# Scale factor in conjugate scalar field inside conformally flat spacetime

Consider a lagrangian density of a scalar field $$\mathscr{L} = \frac{1}{2} \partial_\alpha \phi \partial^\alpha \phi - \frac{1}{2} m^2 \phi^2$$ inside a conformally flat spacetime with scale factor $$a(t)$$. Expliciting $$\mathscr{L}$$ trough the auxiliary field $$\chi\doteq a\phi$$, and considering that $$(g^{\alpha\beta})=a^{-2}\eta$$ I obtain (full derivation at the bottom of the page) $$2 a^4 \mathscr{L} = \partial_0 \left( \frac{\dot{a}}{a} \chi^2 \right) + \dot{\chi}^2 - \delta_{ij} \partial_i \chi \partial^j \chi - \left( a^2 m^2 - \frac{\ddot{a}}{a} \right) \chi^2$$ Now I should discard the time derivative term so the conjugate field is simply $$\pi \doteq \frac{\partial\mathscr{L}}{\partial\dot{\chi}} = a^{-4} \dot{\chi}$$ but in the book I'm reading "Introduction to Quantum Effects in Gravity - Mukhanov, Winitzki" the term $$a^{-4}$$ doesn't appear. This has an important consequence: imposing the canonical equal time commutation relation between the auxiliary field and its conjugate expanded in their mode functions, I find $$\dot{v}_{\mathrm{k}} v_{\mathrm{k}}^\ast - v_{\mathrm{k}} \dot{v}_{\mathrm{k}}^\ast = 2 \mathrm{i} a^4$$ instead of $$\dot{v}_{\mathrm{k}} v_{\mathrm{k}}^\ast - v_{\mathrm{k}} \dot{v}_{\mathrm{k}}^\ast = 2 \mathrm{i}$$ For example, in De Sitter spacetime where $$a=a_0 e^{Ht}$$ my result causes mode functions to disappear when $$t\to -\infty$$.

I don't understand if my result is wrong, I repeated the calculation several times in these months and still obtain the same result. Where is the issue?

Here the full derivation:

$$\mathscr{L} = \frac{1}{2} \partial_\alpha \left( a^{-1} \chi \right) \partial^\alpha \left( a^{-1} \chi \right) - \frac{1}{2} m^2 a^{-2} \chi^2 \\ \mathscr{L} = \frac{1}{2} \partial_0 \left( a^{-1} \chi \right) g^{00} \partial_0 \left( a^{-1} \chi \right) + \frac{1}{2} a^{-2} g^{ij} \partial_i \chi \partial_j \chi - \frac{1}{2} m^2 a^{-2} \chi^2 \\ \mathscr{L} = \frac{1}{2} a^{-2} \left( - \frac{\dot{a}}{a^2} \chi + a^{-1} \dot{\chi} \right)^2 - \frac{1}{2} a^{-4} \delta_{ij} \partial_i \chi \partial^j \chi - \frac{1}{2} m^2 a^{-2} \chi^2$$ Multiplying by $$2a^4$$ and summing and subtracting an equal term $$2 a^4 \mathscr{L} = \frac{\dot{a}^2}{a^2} \chi^2 - 2 \frac{\dot{a}}{a} \chi \dot{\chi} + \dot{\chi}^2 - \delta_{ij} \partial_i \chi \partial^j \chi - m^2 a^2 \chi^2 + \left( - \frac{\ddot{a}}{a} \chi^2 + \frac{\ddot{a}}{a} \chi^2 \right) \\ 2 a^4 \mathscr{L} = \partial_0 \left( \frac{\dot{a}}{a} \chi^2 \right) + \dot{\chi}^2 - \delta_{ij} \partial_i \chi \partial^j \chi - \left( a^2 m^2 - \frac{\ddot{a}}{a} \right) \chi^2$$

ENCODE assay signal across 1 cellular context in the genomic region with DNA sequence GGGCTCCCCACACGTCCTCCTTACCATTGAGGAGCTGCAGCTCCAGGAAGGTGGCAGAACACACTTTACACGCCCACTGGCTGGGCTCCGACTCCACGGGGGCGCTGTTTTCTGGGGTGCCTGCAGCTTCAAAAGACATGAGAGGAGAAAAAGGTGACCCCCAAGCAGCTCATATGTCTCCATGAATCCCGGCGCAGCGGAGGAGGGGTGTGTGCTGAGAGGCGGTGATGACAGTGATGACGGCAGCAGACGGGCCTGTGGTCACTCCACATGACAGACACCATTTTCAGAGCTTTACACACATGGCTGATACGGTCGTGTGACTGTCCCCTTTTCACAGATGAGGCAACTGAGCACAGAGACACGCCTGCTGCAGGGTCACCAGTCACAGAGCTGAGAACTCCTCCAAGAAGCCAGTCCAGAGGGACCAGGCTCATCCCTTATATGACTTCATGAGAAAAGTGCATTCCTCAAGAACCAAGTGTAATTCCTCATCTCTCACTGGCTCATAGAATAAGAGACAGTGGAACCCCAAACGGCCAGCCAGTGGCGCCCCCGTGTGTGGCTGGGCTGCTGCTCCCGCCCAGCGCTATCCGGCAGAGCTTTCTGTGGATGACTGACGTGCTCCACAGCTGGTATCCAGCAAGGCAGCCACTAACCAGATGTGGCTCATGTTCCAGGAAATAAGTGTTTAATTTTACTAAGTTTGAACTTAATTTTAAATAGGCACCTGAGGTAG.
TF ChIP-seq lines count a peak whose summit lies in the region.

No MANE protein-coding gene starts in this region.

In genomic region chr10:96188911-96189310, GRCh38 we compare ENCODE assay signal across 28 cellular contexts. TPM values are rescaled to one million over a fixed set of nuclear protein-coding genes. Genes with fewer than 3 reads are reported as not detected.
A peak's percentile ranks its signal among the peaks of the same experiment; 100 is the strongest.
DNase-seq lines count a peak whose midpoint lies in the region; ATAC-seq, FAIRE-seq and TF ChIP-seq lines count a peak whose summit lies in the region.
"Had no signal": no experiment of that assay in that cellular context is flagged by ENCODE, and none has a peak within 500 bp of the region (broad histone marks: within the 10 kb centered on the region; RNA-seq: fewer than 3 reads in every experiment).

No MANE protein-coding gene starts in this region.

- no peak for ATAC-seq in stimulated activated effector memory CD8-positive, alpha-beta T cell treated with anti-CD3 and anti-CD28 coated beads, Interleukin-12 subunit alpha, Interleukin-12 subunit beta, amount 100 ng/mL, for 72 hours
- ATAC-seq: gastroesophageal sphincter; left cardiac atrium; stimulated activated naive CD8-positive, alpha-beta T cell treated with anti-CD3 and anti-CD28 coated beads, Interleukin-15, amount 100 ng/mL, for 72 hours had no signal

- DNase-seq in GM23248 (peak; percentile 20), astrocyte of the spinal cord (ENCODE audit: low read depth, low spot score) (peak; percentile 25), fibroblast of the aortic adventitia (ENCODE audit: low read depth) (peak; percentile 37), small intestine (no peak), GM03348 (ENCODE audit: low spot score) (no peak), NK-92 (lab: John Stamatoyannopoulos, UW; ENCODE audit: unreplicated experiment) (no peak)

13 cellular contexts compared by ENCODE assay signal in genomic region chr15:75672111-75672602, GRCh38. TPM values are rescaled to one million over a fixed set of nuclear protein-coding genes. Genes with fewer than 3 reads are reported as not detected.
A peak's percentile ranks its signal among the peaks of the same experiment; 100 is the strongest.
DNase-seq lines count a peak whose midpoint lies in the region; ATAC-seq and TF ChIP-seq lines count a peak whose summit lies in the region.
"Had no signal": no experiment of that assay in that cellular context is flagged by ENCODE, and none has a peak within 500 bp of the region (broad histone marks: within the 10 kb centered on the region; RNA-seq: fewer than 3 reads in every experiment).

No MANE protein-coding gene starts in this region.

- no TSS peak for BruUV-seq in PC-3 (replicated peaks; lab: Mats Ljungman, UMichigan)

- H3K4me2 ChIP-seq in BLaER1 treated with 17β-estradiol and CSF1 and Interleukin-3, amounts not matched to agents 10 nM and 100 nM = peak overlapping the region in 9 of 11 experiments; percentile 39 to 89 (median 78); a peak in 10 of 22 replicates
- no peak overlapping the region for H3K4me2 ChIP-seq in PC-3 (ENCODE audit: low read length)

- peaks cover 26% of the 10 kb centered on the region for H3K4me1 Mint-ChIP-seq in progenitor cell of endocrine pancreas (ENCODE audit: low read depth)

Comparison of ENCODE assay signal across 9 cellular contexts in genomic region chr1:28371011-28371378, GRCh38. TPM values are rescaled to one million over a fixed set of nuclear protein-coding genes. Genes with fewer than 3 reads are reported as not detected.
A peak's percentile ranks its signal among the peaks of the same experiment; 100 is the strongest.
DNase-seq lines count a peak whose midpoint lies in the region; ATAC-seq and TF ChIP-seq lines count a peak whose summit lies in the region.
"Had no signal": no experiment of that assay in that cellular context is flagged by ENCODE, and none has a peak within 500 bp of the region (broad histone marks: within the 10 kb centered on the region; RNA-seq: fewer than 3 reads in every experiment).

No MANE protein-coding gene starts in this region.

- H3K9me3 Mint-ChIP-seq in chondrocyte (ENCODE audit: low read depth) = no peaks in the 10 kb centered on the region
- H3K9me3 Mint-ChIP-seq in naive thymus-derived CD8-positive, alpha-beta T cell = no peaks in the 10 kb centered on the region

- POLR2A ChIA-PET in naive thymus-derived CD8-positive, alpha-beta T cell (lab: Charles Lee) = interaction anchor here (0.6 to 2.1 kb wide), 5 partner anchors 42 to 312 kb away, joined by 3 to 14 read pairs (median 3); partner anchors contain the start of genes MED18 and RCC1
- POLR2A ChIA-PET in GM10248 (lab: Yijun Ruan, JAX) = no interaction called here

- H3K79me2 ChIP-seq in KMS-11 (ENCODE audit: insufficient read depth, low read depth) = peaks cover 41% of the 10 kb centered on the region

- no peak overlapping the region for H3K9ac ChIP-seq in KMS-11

This is why I prefer writing down the action of your field theory, which reads $$S = \int d^4x \sqrt{-g}\mathscr{L}$$ One should better first simplify everything taking into account $$\sqrt{-g}$$ and then varying the action with respect to the fields. (In the derivation of the Euler-Lagrange equations using the above action, you need to keep $$\sqrt{-g}$$ when doing the integration by parts. From the derivation you will see that your canonical momentum should rather be $$\pi = \sqrt{-g}\frac{\partial \mathscr{L}}{\partial \dot{\chi}}$$.) Since $$\sqrt{-g}=\sqrt{-a^2(-a^2)^3}=a^4$$, your issue is resolved.